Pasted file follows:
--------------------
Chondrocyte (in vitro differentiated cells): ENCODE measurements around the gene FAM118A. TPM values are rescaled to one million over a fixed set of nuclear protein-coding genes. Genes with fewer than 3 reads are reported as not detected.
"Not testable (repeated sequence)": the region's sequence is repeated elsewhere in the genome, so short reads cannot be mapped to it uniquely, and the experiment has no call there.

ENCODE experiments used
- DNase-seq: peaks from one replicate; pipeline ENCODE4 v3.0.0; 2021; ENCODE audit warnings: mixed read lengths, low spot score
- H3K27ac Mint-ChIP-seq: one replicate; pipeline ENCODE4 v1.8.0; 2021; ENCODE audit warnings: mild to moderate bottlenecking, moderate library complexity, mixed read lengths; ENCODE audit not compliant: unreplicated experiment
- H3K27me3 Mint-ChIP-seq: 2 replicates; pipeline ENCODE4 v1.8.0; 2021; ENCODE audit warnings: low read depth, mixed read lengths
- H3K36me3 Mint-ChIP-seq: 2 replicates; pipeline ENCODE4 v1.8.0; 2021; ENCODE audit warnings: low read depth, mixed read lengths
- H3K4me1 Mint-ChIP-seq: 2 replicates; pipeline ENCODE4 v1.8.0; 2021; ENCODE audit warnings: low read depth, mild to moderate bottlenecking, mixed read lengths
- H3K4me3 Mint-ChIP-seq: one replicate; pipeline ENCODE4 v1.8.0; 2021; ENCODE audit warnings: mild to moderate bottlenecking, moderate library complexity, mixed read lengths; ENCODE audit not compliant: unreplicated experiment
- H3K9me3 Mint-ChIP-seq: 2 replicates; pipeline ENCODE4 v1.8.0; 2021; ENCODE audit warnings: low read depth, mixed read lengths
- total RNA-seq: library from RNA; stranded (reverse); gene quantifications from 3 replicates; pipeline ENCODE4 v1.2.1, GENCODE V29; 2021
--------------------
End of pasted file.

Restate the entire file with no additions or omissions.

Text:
Chondrocyte (in vitro differentiated cells): ENCODE measurements around the gene FAM118A. TPM values are rescaled to one million over a fixed set of nuclear protein-coding genes. Genes with fewer than 3 reads are reported as not detected.
"Not testable (repeated sequence)": the region's sequence is repeated elsewhere in the genome, so short reads cannot be mapped to it uniquely, and the experiment has no call there.

ENCODE experiments used
- DNase-seq: peaks from one replicate; pipeline ENCODE4 v3.0.0; 2021; ENCODE audit warnings: mixed read lengths, low spot score
- H3K27ac Mint-ChIP-seq: one replicate; pipeline ENCODE4 v1.8.0; 2021; ENCODE audit warnings: mild to moderate bottlenecking, moderate library complexity, mixed read lengths; ENCODE audit not compliant: unreplicated experiment
- H3K27me3 Mint-ChIP-seq: 2 replicates; pipeline ENCODE4 v1.8.0; 2021; ENCODE audit warnings: low read depth, mixed read lengths
- H3K36me3 Mint-ChIP-seq: 2 replicates; pipeline ENCODE4 v1.8.0; 2021; ENCODE audit warnings: low read depth, mixed read lengths
- H3K4me1 Mint-ChIP-seq: 2 replicates; pipeline ENCODE4 v1.8.0; 2021; ENCODE audit warnings: low read depth, mild to moderate bottlenecking, mixed read lengths
- H3K4me3 Mint-ChIP-seq: one replicate; pipeline ENCODE4 v1.8.0; 2021; ENCODE audit warnings: mild to moderate bottlenecking, moderate library complexity, mixed read lengths; ENCODE audit not compliant: unreplicated experiment
- H3K9me3 Mint-ChIP-seq: 2 replicates; pipeline ENCODE4 v1.8.0; 2021; ENCODE audit warnings: low read depth, mixed read lengths
- total RNA-seq: library from RNA; stranded (reverse); gene quantifications from 3 replicates; pipeline ENCODE4 v1.2.1, GENCODE V29; 2021